It provides farmers with a computer modelling system to determine best times to apply nutrients and water for maximum crop yield.

Initial trials in the United States, New Zealand, China, and Australia indicated crop yield improvements of more than 6 per cent, delivering higher profits.

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Boost for Christchurch as Microsoft returns to CBD office following 2011 earthquakes

Just days after the city of Christchurch marked the five-year anniversary of the 2011 earthquakes, Microsoft New Zealand has announced that its Christchurch based operations are returning to the CBD as part of the new GreenHouse innovation hub.

The tech giant – which employs around 220 staff in New Zealand – has had a presence in Christchurch for many years, with four employees serving the business community from their inner city office, with regular support from the company’s Auckland headquarters.

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New England Venture Summit calls for promising early-stage startups

youngStartup Venture are bringing together a large group of VCs, Corporate VCs, angel Investors, Investment Bankers and CEOs of early stage and emerging companies for the New England Venture Summit being held on December 9th, 2015 at the Hlton in Boston, Deham and wanted to see if any of our colleagues at Angel Association New Zealand or any of the startups in your portfolio would like to attend.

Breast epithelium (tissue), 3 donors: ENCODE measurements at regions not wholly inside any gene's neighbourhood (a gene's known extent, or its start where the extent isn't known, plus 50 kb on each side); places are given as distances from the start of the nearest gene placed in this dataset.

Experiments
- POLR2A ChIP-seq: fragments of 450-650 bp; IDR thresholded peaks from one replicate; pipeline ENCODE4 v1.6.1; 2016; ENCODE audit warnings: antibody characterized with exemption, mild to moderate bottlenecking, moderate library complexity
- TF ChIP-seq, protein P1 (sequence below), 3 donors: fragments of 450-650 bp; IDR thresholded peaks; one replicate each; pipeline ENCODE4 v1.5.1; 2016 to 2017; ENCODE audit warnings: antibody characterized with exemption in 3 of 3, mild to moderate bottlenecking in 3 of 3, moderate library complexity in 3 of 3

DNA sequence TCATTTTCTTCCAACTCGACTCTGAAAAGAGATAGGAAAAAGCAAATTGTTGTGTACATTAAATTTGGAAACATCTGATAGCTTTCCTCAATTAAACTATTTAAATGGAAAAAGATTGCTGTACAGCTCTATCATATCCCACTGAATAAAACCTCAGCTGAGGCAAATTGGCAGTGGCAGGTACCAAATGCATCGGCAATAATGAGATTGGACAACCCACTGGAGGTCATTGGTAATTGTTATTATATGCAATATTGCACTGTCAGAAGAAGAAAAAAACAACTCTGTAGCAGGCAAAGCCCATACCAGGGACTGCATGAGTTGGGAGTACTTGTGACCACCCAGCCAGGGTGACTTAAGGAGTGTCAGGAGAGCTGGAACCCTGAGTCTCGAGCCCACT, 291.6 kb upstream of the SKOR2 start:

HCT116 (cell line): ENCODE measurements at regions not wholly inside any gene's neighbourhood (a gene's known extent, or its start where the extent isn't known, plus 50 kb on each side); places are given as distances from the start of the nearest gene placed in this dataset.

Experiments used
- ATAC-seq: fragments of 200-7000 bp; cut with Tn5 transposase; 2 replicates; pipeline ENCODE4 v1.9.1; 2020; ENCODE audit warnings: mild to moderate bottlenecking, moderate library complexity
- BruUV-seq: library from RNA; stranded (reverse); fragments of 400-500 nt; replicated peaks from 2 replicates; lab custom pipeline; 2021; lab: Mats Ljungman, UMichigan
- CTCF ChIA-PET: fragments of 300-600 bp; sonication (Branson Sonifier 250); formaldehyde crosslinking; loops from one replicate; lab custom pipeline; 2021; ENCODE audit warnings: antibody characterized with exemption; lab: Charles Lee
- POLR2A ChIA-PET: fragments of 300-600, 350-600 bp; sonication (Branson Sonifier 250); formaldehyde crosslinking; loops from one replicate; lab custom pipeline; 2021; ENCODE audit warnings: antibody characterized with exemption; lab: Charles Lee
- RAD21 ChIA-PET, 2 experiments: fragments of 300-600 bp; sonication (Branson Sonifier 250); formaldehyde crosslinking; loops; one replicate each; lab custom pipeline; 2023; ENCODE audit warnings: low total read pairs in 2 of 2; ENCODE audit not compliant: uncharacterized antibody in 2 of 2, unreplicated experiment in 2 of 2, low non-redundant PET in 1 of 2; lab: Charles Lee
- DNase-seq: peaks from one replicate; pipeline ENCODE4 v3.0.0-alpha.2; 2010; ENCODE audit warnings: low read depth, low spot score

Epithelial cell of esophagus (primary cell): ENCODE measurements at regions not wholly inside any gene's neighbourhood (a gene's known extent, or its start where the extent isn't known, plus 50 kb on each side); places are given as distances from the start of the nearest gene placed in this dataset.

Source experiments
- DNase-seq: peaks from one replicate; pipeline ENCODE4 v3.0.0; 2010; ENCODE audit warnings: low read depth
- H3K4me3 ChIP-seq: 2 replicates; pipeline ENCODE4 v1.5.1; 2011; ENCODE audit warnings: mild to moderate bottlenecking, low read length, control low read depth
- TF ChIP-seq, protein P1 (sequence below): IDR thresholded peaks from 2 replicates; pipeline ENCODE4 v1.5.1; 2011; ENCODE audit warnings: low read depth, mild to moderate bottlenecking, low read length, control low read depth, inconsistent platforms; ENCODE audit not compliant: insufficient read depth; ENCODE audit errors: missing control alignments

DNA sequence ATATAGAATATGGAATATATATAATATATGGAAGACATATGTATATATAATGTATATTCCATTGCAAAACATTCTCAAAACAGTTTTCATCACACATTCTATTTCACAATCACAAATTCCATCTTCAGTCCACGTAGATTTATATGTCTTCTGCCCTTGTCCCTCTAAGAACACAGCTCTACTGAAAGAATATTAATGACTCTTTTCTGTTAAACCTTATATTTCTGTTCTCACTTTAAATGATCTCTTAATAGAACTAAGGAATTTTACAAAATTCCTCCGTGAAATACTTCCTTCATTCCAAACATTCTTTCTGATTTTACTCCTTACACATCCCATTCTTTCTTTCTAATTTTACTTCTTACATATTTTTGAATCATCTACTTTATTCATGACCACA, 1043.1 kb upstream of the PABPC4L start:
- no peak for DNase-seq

Nominations are now being accepted for promising early-stage startups from the Tech, Life Sciences/Healthcare, Ed-tech, and Clean-tech sectors.

To nominate a company click here.

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Creating our own Silicon Valley

There are so many components in successfully scaling great tech ventures. NZVIF’s Franceska Banga identifies a number of them in this article where she compares Silicon Valley with NZ. Essentially we all have a role to play!

Silicon Valley. Rightly or wrongly it’s the totem pole by which countries judge their transition to a more technology-based economy. But while many want to create the next Silicon Valley, replicating its confluence of factors is not easily done.

There are some features which helped create and continue to make Silicon Valley unique. It helps, for a start, having nearby two top universities – Stanford and Berkeley – with Stanford’s famed electrical engineering department especially important. So, too, does having huge pools of investment capital nearby.